Multiple sclerosis (MS) can be an extremely debilitating disease that ultimately is fatal in some patients and reduces life expectancy and quality overall substantially. An MS patient named Caroline Wyatt, who works at the BBC, had the courage to open up in full detail on the BBC about having MS, her experience getting an experimental treatment of stem cells in Mexico, and how she is doing now. It’s a powerful new piece that brings home the complexities of having MS and of getting this hopeful, but risky stem cell therapy.
While some patients’ forms of MS are manageable, Wyatt’s MS was extreme. It was severely affecting her health as well as her life overall and currently available approaches such as the standard of care drugs did not help. It’s understandable then that she was considering various other options including things that aren’t yet approved such as stem cells. I’ve written extensively about stem cells for MS in the past on this blog.
There’s a lot of hope and hype out there on stem cells for MS. It’s a complicated mixture to navigate to have a clear sense of weighing risks versus benefits. Wyatt did some research and was interested in a new approach to MS with stem cells whereby chemotherapy is used to eliminate the autoreactive immune system and in a sense “reboot” the immune system with putting back in earlier harvested hematopoietic stem cells (HSC).
She wasn’t eligible for participation in formal clinical trials of this new approach in the US or UK, but a place in Mexico is doing what seems to be very much the same kind of clinical experiment, apparently with different inclusion/exclusion criteria. Wyatt was able to get this HSC transplant (HSCT) at a place called Clinica Ruiz in Puebla, Mexico.
(Note, that while Wyatt did not have any bad experiences in Mexico with the HSCT procedure itself, getting an unproven stem cell treatment outside of one’s home country more generally is often likely to be a high-risk thing to do for various conditions. One patient who got a stem cell treatment in Mexico as well as in a couple other international locales ended up with a tumor on his spine. Getting unproven stem cells in the U.S. can also be risky and patients have been hurt including a number who were blinded)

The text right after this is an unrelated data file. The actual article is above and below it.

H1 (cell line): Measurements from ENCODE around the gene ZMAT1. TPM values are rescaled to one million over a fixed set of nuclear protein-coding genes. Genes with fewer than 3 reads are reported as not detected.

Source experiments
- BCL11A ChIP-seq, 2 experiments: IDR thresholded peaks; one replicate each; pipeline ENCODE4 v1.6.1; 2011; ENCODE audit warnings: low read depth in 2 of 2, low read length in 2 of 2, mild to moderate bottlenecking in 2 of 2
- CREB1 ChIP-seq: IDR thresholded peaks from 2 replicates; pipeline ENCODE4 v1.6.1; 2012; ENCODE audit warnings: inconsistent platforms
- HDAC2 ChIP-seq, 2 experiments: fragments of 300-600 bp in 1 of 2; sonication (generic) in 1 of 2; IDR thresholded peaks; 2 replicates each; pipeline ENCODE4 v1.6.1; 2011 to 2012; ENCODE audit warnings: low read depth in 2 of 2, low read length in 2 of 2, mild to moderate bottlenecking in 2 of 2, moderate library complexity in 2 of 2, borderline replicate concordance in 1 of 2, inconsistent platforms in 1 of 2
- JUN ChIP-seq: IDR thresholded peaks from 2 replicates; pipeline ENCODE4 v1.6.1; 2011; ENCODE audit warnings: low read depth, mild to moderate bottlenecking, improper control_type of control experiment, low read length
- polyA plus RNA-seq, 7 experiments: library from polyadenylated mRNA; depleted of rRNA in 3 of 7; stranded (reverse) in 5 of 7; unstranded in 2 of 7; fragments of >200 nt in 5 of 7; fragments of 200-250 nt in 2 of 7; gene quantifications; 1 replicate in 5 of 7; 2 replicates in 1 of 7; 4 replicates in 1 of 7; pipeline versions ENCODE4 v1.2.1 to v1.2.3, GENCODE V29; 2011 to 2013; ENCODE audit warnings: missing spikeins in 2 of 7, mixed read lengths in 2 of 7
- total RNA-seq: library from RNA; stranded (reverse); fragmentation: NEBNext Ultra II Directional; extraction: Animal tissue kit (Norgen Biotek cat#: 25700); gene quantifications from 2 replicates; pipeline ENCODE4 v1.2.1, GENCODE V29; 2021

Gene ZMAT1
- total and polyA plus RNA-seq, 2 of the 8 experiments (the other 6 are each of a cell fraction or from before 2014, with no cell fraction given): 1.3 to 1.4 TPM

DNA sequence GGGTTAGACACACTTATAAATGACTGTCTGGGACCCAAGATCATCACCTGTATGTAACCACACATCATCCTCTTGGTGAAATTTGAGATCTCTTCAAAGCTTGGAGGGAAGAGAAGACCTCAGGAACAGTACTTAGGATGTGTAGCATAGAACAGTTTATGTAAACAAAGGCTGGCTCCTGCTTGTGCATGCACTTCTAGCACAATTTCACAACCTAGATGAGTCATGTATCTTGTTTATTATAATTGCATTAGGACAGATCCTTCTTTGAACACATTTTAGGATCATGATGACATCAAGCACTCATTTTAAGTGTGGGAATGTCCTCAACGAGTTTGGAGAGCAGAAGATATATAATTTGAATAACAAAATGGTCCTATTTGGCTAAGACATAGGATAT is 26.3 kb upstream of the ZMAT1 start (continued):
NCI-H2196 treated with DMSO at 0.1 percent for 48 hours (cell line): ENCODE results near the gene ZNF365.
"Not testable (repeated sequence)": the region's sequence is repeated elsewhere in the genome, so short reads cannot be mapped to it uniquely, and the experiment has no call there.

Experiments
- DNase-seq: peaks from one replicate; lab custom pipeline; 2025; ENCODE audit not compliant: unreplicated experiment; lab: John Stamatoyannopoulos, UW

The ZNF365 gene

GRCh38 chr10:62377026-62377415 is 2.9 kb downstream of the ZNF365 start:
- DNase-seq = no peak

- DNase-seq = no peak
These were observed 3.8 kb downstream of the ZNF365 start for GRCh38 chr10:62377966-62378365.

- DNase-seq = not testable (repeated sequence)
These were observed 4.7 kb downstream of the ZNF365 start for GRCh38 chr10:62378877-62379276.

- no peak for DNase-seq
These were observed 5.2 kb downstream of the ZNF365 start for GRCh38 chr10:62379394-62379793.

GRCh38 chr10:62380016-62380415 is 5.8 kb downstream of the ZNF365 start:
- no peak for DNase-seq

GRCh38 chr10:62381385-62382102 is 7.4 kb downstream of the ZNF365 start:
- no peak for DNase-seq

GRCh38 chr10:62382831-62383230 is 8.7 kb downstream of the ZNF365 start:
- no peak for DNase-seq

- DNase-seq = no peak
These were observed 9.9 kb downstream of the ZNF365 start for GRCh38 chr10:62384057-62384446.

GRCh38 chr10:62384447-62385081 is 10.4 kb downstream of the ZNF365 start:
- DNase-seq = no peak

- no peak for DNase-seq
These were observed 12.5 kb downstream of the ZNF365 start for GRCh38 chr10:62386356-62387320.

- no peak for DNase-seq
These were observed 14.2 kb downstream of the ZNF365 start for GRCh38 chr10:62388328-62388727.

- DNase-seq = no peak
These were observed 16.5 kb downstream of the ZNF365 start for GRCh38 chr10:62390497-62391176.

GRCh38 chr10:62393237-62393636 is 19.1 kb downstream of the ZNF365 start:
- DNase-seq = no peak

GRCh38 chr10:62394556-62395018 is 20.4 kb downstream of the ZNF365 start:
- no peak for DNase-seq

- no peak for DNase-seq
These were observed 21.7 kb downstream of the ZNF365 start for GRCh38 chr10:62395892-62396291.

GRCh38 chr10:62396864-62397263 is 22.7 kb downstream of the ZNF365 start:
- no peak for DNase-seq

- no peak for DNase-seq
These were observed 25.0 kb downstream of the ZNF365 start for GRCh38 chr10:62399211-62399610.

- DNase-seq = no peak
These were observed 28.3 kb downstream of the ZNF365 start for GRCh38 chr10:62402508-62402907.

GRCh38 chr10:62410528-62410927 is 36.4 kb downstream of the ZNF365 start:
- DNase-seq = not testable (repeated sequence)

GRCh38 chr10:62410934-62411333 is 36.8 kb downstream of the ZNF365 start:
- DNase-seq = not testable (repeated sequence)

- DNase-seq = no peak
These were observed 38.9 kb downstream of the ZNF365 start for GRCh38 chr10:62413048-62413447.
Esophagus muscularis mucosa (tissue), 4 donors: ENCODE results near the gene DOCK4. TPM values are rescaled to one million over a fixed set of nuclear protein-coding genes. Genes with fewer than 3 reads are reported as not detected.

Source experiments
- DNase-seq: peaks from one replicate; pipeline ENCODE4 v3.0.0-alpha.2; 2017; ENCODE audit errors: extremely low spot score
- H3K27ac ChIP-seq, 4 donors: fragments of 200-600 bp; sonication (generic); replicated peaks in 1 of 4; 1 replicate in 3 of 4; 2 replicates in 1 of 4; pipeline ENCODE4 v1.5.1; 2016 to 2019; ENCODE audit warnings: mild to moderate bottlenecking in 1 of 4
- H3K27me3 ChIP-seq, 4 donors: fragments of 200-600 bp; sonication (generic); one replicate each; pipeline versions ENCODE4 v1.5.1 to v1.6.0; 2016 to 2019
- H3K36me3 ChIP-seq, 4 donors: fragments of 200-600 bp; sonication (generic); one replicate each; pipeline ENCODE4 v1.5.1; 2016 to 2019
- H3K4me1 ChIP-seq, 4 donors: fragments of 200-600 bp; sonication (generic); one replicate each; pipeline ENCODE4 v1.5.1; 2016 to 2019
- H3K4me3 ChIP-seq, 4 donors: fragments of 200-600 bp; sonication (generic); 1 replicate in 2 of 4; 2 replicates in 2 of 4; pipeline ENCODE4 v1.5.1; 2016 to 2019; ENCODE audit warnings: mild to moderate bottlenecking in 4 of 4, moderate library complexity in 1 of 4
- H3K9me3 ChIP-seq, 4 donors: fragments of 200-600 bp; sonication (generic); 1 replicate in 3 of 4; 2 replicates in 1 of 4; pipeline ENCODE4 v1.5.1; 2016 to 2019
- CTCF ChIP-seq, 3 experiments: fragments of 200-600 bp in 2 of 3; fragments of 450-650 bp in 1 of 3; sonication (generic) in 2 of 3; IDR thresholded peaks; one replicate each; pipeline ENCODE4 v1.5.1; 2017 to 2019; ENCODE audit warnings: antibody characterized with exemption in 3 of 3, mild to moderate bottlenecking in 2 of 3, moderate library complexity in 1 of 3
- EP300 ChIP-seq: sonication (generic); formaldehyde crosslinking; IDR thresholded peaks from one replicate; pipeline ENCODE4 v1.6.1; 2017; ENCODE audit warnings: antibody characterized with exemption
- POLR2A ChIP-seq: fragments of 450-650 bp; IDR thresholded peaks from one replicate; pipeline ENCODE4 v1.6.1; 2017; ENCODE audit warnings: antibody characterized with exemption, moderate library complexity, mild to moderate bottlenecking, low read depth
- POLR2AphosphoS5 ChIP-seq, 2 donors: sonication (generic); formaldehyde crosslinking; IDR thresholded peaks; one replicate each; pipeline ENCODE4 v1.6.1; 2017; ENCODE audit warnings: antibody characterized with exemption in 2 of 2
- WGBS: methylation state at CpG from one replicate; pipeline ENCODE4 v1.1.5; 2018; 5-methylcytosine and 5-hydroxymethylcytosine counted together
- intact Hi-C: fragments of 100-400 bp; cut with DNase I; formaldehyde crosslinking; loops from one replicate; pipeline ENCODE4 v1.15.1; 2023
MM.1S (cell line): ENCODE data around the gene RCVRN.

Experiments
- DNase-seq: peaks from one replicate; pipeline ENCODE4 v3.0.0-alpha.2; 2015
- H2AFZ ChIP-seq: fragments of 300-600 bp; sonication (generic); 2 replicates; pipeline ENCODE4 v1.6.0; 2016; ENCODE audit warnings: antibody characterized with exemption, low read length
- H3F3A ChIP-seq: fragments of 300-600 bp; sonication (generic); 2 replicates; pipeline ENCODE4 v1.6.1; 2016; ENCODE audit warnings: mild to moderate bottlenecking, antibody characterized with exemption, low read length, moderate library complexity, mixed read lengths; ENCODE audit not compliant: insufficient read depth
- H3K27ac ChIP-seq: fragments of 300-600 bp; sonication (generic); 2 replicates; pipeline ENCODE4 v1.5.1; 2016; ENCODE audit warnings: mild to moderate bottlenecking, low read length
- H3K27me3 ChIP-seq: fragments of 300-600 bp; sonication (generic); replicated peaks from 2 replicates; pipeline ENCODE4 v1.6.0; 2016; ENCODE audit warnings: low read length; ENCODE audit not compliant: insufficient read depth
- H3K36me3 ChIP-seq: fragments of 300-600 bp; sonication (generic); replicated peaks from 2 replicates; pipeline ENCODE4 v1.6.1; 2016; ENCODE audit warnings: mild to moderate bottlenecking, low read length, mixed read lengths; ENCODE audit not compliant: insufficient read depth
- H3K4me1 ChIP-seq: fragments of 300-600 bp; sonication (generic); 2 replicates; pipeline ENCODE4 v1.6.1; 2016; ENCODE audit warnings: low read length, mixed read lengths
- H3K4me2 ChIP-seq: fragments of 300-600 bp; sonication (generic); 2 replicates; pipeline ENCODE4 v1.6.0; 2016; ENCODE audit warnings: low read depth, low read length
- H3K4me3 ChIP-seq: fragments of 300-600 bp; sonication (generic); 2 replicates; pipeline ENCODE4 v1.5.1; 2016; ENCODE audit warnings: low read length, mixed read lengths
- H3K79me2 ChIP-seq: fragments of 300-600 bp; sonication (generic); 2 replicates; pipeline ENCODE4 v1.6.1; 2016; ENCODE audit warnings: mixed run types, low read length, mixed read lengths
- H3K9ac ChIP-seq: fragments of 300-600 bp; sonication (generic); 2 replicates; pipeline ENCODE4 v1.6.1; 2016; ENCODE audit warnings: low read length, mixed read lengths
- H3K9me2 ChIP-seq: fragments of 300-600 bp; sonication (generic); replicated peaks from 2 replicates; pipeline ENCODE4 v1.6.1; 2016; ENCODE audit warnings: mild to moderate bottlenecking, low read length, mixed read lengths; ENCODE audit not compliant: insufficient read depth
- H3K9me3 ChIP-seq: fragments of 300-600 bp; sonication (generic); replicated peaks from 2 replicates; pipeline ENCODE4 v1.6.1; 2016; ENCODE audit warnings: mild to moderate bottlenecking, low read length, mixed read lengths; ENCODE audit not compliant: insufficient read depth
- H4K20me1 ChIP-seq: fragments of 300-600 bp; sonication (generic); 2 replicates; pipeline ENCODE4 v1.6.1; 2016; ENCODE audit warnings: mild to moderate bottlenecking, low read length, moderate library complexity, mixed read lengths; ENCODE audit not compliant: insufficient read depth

Getting back to the HSCT for MS specifically, it is a very difficult thing to go through for patients with multiple rounds of chemo, stem cell isolation, stem cell infusion, and recovery from the procedure itself. I recommend reading her whole article as it is very interesting and informative about the process. Wyatt is also so open about her experiences with MS as well as what she went through in the process and since.
Wyatt says that she’s not sure if she’s had a net benefit or not from getting the HSCT. It is clear that there are long-lasting side effects and challenges from her HSCT, but there is also hope. For instance, she wrote that her latest brain scan shows no further progression of the disease. Other patients have self-reported a range of experiences after this kind of HSCT for MS. Some patients fared worse (a few have died) and others reported more positive outcomes than Wyatt.
Wyatt described where she’s at post-transplant this way:
“Today, I quite often feel worse than I did before HSCT.
I still need to rest frequently during the day, and when I use my energy for work, I have none left for anything else at all.
But there are sunnier days when I feel a little better than I did immediately before the treatment, and then my hopes soar.”
And looking to the future:
“But I am an optimist, and shall remain so while my immune system finishes reconstituting itself fully by the end of this year, some two years after I started treatment.”
I wish Wyatt all the best. You can follow her on Twitter here:@CarolineWyatt.
At this point for HSCT for MS overall, the jury is still out on whether this kind of new approach will definitely be safe enough and effective beyond the standard of care. A recent report from a meeting brings new hope and we can anticipate a published, peer-reviewed paper on the trial perhaps later this year or in 2019. At that point we’ll have a much better understanding of the big picture.